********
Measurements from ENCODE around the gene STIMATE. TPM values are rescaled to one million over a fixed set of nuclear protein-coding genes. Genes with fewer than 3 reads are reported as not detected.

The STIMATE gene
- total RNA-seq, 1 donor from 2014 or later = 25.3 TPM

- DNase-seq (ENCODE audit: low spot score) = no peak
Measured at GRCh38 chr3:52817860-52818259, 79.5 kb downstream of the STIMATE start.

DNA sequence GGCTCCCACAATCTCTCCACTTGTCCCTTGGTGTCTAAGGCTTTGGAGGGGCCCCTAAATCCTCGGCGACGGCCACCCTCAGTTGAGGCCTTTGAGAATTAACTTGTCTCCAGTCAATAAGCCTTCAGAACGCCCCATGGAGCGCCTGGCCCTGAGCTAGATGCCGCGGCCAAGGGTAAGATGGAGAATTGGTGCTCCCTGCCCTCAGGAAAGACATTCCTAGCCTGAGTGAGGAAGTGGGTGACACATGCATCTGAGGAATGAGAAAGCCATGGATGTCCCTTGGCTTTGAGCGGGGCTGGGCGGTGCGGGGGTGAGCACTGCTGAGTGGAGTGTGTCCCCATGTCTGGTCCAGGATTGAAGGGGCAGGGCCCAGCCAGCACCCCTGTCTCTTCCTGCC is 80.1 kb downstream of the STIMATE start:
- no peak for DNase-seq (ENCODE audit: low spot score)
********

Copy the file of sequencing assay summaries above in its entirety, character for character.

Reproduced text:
Measurements from ENCODE around the gene STIMATE. TPM values are rescaled to one million over a fixed set of nuclear protein-coding genes. Genes with fewer than 3 reads are reported as not detected.

The STIMATE gene
- total RNA-seq, 1 donor from 2014 or later = 25.3 TPM

- DNase-seq (ENCODE audit: low spot score) = no peak
Measured at GRCh38 chr3:52817860-52818259, 79.5 kb downstream of the STIMATE start.

DNA sequence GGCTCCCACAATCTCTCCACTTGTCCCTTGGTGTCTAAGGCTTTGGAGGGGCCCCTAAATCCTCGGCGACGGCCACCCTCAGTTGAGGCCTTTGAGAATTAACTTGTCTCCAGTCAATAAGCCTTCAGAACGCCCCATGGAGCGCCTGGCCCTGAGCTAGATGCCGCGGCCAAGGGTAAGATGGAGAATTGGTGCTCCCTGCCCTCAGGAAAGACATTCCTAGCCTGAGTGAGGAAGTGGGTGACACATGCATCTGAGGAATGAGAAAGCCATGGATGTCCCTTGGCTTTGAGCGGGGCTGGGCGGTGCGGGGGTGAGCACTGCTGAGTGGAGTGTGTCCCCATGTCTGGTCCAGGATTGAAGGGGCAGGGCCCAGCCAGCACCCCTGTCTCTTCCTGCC is 80.1 kb downstream of the STIMATE start:
- no peak for DNase-seq (ENCODE audit: low spot score)